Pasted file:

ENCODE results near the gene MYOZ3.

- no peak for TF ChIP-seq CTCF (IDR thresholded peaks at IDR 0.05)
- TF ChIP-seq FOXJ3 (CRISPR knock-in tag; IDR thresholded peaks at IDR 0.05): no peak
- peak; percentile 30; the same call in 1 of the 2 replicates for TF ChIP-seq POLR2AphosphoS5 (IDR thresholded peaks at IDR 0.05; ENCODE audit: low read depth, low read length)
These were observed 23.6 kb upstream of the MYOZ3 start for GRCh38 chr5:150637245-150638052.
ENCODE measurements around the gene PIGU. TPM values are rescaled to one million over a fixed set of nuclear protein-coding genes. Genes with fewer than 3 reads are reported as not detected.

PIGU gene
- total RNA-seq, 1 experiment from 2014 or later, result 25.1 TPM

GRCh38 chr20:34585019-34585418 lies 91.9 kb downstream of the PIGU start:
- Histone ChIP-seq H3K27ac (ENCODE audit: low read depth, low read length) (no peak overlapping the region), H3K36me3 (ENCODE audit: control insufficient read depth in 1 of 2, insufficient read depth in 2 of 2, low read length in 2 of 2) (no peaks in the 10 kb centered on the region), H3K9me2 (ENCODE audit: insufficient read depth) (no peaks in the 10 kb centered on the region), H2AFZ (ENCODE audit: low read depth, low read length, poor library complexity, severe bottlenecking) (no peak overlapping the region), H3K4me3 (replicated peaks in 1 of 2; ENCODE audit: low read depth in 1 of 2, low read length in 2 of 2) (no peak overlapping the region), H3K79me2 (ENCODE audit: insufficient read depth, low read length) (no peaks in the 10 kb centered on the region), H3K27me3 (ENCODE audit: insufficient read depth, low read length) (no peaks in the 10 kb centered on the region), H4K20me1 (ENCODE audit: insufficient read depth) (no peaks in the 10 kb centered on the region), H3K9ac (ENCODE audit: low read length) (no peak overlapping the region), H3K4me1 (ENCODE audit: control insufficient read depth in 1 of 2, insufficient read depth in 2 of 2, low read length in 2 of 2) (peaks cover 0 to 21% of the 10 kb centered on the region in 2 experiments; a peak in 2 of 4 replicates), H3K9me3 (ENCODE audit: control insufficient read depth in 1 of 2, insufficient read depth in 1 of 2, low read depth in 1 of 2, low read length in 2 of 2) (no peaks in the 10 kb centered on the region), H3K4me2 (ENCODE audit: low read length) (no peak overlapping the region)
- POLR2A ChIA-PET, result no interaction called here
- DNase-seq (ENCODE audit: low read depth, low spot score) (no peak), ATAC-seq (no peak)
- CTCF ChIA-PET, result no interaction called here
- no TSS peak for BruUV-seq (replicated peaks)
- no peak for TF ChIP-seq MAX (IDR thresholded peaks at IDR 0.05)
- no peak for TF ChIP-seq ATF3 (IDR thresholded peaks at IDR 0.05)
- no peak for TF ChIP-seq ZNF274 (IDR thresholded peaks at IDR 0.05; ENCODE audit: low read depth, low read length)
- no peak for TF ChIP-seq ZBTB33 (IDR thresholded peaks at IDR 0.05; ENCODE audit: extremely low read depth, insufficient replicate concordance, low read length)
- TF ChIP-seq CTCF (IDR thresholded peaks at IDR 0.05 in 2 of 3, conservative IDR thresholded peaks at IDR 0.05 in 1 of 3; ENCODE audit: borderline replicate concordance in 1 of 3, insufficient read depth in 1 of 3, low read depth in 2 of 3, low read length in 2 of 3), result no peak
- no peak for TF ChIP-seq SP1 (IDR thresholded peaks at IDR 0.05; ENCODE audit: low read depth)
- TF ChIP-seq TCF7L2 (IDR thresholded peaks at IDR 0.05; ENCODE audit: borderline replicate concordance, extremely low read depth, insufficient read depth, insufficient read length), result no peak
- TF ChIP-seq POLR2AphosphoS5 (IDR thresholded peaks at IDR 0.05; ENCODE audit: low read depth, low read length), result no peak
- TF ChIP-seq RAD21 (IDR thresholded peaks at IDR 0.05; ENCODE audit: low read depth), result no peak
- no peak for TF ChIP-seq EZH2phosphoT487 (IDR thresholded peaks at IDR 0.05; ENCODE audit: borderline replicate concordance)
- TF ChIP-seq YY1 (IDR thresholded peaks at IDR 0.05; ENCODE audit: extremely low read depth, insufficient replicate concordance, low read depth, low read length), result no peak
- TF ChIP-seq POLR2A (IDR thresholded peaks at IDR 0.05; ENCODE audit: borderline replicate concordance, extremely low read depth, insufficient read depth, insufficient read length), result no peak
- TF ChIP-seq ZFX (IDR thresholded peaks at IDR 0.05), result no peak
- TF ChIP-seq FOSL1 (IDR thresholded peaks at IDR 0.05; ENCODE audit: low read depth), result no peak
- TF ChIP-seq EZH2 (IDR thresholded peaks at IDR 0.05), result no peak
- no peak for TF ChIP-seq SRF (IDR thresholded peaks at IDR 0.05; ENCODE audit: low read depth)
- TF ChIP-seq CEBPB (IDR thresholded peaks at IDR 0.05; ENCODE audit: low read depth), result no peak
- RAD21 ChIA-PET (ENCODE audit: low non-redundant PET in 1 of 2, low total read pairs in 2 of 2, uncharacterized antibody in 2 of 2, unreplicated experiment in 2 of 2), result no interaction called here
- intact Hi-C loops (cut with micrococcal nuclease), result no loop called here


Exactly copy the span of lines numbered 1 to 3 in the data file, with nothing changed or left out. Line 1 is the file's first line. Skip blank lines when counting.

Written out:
ENCODE results near the gene MYOZ3.

- no peak for TF ChIP-seq CTCF (IDR thresholded peaks at IDR 0.05)
- TF ChIP-seq FOXJ3 (CRISPR knock-in tag; IDR thresholded peaks at IDR 0.05): no peak